The Great Fire of London

The Great Fire of London, which occurred from September 2–5, 1666, is considered the worst fire in London’s history. It destroyed a large part of the City of London, including most of the buildings within the old Roman city walls. The fire started in a bakery on Pudding Lane and quickly spread due to strong winds and the close proximity of wooden buildings. Despite efforts to contain the fire, it raged on for three days, causing widespread devastation and leaving thousands homeless. The fire finally subsided after the wind changed direction and the buildings in its path were demolished to create firebreaks. The Great Fire of London led to significant changes in the city’s architecture and fire safety regulations, including the use of brick and stone in construction and the establishment of fire insurance companies.

The Black Death

The Black Death was one of the most devastating pandemics in human history. It was a bubonic plague that swept through Europe in the 14th century, including London. The disease was caused by the bacterium Yersinia pestis, which was spread by fleas that infested black rats. The Black Death arrived in London in 1348 and quickly spread throughout the city, causing widespread death and suffering. It is estimated that the population of London decreased by at least 30% during the outbreak. The impact of the Black Death on London was profound, leading to social and economic upheaval. The city struggled to recover from the loss of population and the disruption to trade and commerce. However, the Black Death also brought about some positive changes. The shortage of labor caused by the high mortality rate led to higher wages for workers and a decline in feudalism. The outbreak also prompted improvements in public health and sanitation, as authorities sought to prevent the spread of the disease. Overall, the Black Death was a tragic event in London’s history, but it also had long-lasting effects on the city and its people.

London’s Royal History

The Tudor Dynasty

The Tudor Dynasty was an English royal dynasty of Welsh origin that played a significant role in shaping the history of England. It gave five sovereigns to England, including Henry VII and his son, Henry VIII. The Tudor period is known for its political and religious changes, including the establishment of the Church of England. During this time, England experienced a period of exploration and colonization, with famous figures like Sir Francis Drake and Sir Walter Raleigh leading expeditions to the New World. The Tudor Dynasty also witnessed the artistic and cultural flourishing of the Renaissance, with renowned playwright William Shakespeare producing some of his most famous works during this era.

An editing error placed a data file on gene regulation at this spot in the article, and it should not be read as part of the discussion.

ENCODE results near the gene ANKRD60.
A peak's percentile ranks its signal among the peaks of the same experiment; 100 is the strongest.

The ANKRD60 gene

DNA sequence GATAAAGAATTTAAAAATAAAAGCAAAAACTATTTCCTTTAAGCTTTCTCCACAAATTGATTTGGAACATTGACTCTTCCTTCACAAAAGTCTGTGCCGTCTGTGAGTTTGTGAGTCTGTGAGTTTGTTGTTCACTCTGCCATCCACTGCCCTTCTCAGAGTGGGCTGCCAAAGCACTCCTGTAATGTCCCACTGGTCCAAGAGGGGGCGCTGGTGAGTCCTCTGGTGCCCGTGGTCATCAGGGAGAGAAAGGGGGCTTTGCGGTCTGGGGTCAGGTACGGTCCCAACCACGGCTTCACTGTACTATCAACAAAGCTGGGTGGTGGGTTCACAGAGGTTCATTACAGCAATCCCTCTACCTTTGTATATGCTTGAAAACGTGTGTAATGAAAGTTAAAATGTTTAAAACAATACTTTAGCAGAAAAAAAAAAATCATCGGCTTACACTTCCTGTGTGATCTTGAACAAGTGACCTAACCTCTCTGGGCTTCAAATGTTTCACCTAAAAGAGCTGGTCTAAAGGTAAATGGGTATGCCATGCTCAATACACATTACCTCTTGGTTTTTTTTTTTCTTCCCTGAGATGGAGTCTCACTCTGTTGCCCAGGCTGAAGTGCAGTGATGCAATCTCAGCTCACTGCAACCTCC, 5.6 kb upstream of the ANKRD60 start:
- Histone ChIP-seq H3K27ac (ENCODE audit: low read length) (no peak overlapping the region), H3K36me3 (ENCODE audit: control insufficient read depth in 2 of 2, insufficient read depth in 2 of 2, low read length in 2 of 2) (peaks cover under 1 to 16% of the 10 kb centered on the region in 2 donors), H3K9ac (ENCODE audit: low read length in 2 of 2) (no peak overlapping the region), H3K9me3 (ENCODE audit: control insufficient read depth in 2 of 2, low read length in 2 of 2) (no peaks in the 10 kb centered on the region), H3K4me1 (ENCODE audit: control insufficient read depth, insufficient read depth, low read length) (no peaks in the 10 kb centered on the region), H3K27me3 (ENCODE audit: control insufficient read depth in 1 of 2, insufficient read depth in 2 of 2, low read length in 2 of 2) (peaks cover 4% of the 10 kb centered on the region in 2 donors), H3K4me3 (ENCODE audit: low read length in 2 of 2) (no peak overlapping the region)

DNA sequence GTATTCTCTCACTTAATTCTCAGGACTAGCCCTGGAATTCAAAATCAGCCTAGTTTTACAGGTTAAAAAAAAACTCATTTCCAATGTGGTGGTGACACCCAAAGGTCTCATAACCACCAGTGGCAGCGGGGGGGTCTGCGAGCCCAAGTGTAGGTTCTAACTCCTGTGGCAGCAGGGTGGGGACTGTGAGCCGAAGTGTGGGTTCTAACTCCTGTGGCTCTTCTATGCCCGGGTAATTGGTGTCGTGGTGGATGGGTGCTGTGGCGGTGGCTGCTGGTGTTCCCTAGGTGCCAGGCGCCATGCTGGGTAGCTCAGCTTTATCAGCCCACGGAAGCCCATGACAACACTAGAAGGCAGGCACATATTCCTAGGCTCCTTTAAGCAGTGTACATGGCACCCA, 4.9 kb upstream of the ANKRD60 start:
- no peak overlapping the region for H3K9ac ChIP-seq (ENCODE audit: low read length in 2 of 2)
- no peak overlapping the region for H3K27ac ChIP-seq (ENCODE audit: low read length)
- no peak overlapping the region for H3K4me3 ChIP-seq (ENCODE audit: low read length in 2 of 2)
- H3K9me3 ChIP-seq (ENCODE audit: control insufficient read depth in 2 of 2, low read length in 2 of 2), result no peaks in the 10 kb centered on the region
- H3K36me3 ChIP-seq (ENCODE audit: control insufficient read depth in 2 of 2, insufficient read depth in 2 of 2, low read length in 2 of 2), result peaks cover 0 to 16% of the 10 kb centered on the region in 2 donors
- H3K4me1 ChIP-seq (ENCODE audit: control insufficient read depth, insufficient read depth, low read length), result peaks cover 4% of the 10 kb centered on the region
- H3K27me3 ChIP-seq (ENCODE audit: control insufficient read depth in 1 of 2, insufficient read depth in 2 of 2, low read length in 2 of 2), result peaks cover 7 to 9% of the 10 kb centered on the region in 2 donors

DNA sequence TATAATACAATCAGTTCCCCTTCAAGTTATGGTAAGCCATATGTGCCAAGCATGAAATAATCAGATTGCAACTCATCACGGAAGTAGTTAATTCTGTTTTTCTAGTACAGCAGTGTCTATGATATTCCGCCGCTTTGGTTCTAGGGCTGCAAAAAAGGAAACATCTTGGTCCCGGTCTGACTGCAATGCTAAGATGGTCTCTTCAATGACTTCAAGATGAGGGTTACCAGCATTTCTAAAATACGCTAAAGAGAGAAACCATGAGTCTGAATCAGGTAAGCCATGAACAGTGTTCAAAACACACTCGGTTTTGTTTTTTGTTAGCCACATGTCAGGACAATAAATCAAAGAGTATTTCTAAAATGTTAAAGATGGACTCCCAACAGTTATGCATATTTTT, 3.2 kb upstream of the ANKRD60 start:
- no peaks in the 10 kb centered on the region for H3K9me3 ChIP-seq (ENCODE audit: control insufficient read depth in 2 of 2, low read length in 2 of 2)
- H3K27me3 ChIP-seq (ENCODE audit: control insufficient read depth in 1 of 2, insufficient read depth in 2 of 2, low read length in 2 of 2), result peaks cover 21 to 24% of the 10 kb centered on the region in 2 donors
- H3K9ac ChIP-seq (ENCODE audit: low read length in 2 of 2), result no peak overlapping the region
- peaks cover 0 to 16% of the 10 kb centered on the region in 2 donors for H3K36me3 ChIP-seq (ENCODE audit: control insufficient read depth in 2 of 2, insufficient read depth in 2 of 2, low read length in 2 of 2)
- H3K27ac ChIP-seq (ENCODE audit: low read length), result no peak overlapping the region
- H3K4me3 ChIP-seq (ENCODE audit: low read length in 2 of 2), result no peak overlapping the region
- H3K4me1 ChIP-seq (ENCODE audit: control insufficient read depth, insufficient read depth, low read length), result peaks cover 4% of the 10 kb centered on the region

One interesting fact about the Tudor Dynasty is that it was of Welsh origin, with its founder, Henry VII, being born in Wales. This Welsh connection is reflected in the red and white rose emblem of the Tudor Dynasty, which symbolizes the union of the House of Lancaster (represented by the red rose) and the House of York (represented by the white rose). This emblem can be seen on various historical sites and artifacts associated with the Tudor period.

To get a glimpse of the Tudor Dynasty’s impact on London, you can visit the Tower of London. Built during the reign of William the Conqueror, the Tower of London served as a royal palace, a prison, and a treasury. It is famous for its iconic White Tower, which stands tall at 96 meters and offers a breathtaking view of the city. Inside the Tower, you can explore the Crown Jewels, learn about the Tower’s dark history of executions and imprisonments, and even encounter the famous ravens that are said to protect the kingdom.

If you’re interested in the Tudor Dynasty, a visit to Hampton Court Palace is a must. This magnificent palace was a favorite residence of King Henry VIII and his six wives. You can wander through the opulent state apartments, stroll in the beautiful gardens, and even witness reenactments of Tudor life. Don’t forget to visit the Great Hall, where lavish banquets and grand celebrations took place during the Tudor era.

In conclusion, the Tudor Dynasty left a lasting impact on London and England as a whole. Its reign witnessed significant political, religious, and cultural changes, and its legacy can still be seen in the city’s historical sites and traditions. Exploring the Tudor period is like stepping back in time to a fascinating era of power, intrigue, and artistic brilliance.

The Glorious Revolution

The Glorious Revolution of 1688-89 was a pivotal moment in English history. It marked the overthrow of King James II and the ascension of William III and Mary II to the throne. In November 1688, William landed in England with a seasoned army and won a few minor battles, causing James to panic and flee to France in December. The revolution was largely bloodless, with James’ supporters deserting him and joining the side of William and Mary. This event led to the establishment of constitutional monarchy in England and the passing of the English Bill of Rights in 1689, which limited the powers of the monarchy and affirmed the rights of Parliament. It was a significant step towards the modern democratic system we have today.

The Victorian Era

The Victorian Era in London was a time of great innovation, progress, and cultural change. It was during this period that London became the center of the British Empire and the world’s largest city. The Industrial Revolution brought about significant advancements in technology, transportation, and infrastructure, transforming London into a modern metropolis.